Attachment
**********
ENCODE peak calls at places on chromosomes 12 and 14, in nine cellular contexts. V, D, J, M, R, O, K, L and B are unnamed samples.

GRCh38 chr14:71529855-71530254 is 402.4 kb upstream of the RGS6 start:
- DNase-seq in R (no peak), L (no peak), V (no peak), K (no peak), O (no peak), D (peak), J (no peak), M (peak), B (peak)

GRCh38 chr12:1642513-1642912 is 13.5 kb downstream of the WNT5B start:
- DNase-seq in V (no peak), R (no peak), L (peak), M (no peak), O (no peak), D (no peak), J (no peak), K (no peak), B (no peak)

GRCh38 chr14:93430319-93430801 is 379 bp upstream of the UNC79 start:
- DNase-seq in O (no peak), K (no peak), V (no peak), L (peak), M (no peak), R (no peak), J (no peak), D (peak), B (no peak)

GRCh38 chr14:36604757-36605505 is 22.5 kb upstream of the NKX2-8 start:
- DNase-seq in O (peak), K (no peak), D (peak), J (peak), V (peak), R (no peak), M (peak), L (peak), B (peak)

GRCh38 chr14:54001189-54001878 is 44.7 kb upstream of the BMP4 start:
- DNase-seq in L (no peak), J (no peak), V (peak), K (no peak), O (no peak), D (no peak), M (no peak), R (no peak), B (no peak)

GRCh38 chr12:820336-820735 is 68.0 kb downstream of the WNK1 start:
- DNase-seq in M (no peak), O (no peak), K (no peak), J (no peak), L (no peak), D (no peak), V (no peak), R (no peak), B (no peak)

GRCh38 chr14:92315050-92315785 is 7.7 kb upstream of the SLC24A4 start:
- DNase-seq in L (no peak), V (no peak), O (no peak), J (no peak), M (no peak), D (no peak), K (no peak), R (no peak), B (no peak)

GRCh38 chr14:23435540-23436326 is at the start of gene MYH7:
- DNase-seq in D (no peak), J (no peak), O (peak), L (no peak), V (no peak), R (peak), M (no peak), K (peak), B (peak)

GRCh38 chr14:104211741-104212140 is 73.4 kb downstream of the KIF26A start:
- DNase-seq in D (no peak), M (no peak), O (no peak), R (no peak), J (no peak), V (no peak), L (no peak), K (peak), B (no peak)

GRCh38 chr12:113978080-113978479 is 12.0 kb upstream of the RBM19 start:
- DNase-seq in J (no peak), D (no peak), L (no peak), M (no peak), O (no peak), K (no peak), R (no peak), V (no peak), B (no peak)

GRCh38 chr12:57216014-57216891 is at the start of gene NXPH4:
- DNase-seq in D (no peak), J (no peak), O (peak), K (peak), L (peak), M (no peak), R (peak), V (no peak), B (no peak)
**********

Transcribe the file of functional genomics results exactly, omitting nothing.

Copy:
ENCODE peak calls at places on chromosomes 12 and 14, in nine cellular contexts. V, D, J, M, R, O, K, L and B are unnamed samples.

GRCh38 chr14:71529855-71530254 is 402.4 kb upstream of the RGS6 start:
- DNase-seq in R (no peak), L (no peak), V (no peak), K (no peak), O (no peak), D (peak), J (no peak), M (peak), B (peak)

GRCh38 chr12:1642513-1642912 is 13.5 kb downstream of the WNT5B start:
- DNase-seq in V (no peak), R (no peak), L (peak), M (no peak), O (no peak), D (no peak), J (no peak), K (no peak), B (no peak)

GRCh38 chr14:93430319-93430801 is 379 bp upstream of the UNC79 start:
- DNase-seq in O (no peak), K (no peak), V (no peak), L (peak), M (no peak), R (no peak), J (no peak), D (peak), B (no peak)

GRCh38 chr14:36604757-36605505 is 22.5 kb upstream of the NKX2-8 start:
- DNase-seq in O (peak), K (no peak), D (peak), J (peak), V (peak), R (no peak), M (peak), L (peak), B (peak)

GRCh38 chr14:54001189-54001878 is 44.7 kb upstream of the BMP4 start:
- DNase-seq in L (no peak), J (no peak), V (peak), K (no peak), O (no peak), D (no peak), M (no peak), R (no peak), B (no peak)

GRCh38 chr12:820336-820735 is 68.0 kb downstream of the WNK1 start:
- DNase-seq in M (no peak), O (no peak), K (no peak), J (no peak), L (no peak), D (no peak), V (no peak), R (no peak), B (no peak)

GRCh38 chr14:92315050-92315785 is 7.7 kb upstream of the SLC24A4 start:
- DNase-seq in L (no peak), V (no peak), O (no peak), J (no peak), M (no peak), D (no peak), K (no peak), R (no peak), B (no peak)

GRCh38 chr14:23435540-23436326 is at the start of gene MYH7:
- DNase-seq in D (no peak), J (no peak), O (peak), L (no peak), V (no peak), R (peak), M (no peak), K (peak), B (peak)

GRCh38 chr14:104211741-104212140 is 73.4 kb downstream of the KIF26A start:
- DNase-seq in D (no peak), M (no peak), O (no peak), R (no peak), J (no peak), V (no peak), L (no peak), K (peak), B (no peak)

GRCh38 chr12:113978080-113978479 is 12.0 kb upstream of the RBM19 start:
- DNase-seq in J (no peak), D (no peak), L (no peak), M (no peak), O (no peak), K (no peak), R (no peak), V (no peak), B (no peak)

GRCh38 chr12:57216014-57216891 is at the start of gene NXPH4:
- DNase-seq in D (no peak), J (no peak), O (peak), K (peak), L (peak), M (no peak), R (peak), V (no peak), B (no peak)